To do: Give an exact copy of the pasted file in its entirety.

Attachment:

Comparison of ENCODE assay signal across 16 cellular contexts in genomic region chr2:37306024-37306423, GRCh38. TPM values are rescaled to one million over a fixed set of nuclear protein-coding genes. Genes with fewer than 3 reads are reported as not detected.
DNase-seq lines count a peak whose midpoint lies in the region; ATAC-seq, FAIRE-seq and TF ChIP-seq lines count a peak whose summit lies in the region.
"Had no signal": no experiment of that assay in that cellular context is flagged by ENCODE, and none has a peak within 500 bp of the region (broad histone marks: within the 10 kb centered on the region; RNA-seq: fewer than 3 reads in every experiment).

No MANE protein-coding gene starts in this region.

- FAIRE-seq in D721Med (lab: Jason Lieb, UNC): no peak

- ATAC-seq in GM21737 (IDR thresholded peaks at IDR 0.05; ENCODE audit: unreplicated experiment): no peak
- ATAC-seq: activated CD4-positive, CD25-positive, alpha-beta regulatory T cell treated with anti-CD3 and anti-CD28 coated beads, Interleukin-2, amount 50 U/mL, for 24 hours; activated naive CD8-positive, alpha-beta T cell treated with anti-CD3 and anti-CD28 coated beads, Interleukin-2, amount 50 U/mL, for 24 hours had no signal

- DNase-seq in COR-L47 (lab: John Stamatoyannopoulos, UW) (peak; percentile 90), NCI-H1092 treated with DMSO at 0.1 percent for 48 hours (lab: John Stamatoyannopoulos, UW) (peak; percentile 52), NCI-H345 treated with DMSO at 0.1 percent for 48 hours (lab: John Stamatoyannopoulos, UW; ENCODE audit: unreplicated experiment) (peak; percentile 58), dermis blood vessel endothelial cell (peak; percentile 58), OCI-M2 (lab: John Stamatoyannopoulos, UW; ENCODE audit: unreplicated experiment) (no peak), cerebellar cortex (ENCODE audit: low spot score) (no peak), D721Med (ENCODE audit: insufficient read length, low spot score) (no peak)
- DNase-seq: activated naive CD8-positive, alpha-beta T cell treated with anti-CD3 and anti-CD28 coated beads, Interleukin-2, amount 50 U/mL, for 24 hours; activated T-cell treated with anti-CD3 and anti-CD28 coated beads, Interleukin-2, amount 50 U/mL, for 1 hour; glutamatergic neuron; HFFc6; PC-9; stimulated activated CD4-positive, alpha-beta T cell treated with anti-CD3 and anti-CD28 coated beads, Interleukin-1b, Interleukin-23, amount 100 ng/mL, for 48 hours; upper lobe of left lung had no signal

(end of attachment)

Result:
Comparison of ENCODE assay signal across 16 cellular contexts in genomic region chr2:37306024-37306423, GRCh38. TPM values are rescaled to one million over a fixed set of nuclear protein-coding genes. Genes with fewer than 3 reads are reported as not detected.
DNase-seq lines count a peak whose midpoint lies in the region; ATAC-seq, FAIRE-seq and TF ChIP-seq lines count a peak whose summit lies in the region.
"Had no signal": no experiment of that assay in that cellular context is flagged by ENCODE, and none has a peak within 500 bp of the region (broad histone marks: within the 10 kb centered on the region; RNA-seq: fewer than 3 reads in every experiment).

No MANE protein-coding gene starts in this region.

- FAIRE-seq in D721Med (lab: Jason Lieb, UNC): no peak

- ATAC-seq in GM21737 (IDR thresholded peaks at IDR 0.05; ENCODE audit: unreplicated experiment): no peak
- ATAC-seq: activated CD4-positive, CD25-positive, alpha-beta regulatory T cell treated with anti-CD3 and anti-CD28 coated beads, Interleukin-2, amount 50 U/mL, for 24 hours; activated naive CD8-positive, alpha-beta T cell treated with anti-CD3 and anti-CD28 coated beads, Interleukin-2, amount 50 U/mL, for 24 hours had no signal

- DNase-seq in COR-L47 (lab: John Stamatoyannopoulos, UW) (peak; percentile 90), NCI-H1092 treated with DMSO at 0.1 percent for 48 hours (lab: John Stamatoyannopoulos, UW) (peak; percentile 52), NCI-H345 treated with DMSO at 0.1 percent for 48 hours (lab: John Stamatoyannopoulos, UW; ENCODE audit: unreplicated experiment) (peak; percentile 58), dermis blood vessel endothelial cell (peak; percentile 58), OCI-M2 (lab: John Stamatoyannopoulos, UW; ENCODE audit: unreplicated experiment) (no peak), cerebellar cortex (ENCODE audit: low spot score) (no peak), D721Med (ENCODE audit: insufficient read length, low spot score) (no peak)
- DNase-seq: activated naive CD8-positive, alpha-beta T cell treated with anti-CD3 and anti-CD28 coated beads, Interleukin-2, amount 50 U/mL, for 24 hours; activated T-cell treated with anti-CD3 and anti-CD28 coated beads, Interleukin-2, amount 50 U/mL, for 1 hour; glutamatergic neuron; HFFc6; PC-9; stimulated activated CD4-positive, alpha-beta T cell treated with anti-CD3 and anti-CD28 coated beads, Interleukin-1b, Interleukin-23, amount 100 ng/mL, for 48 hours; upper lobe of left lung had no signal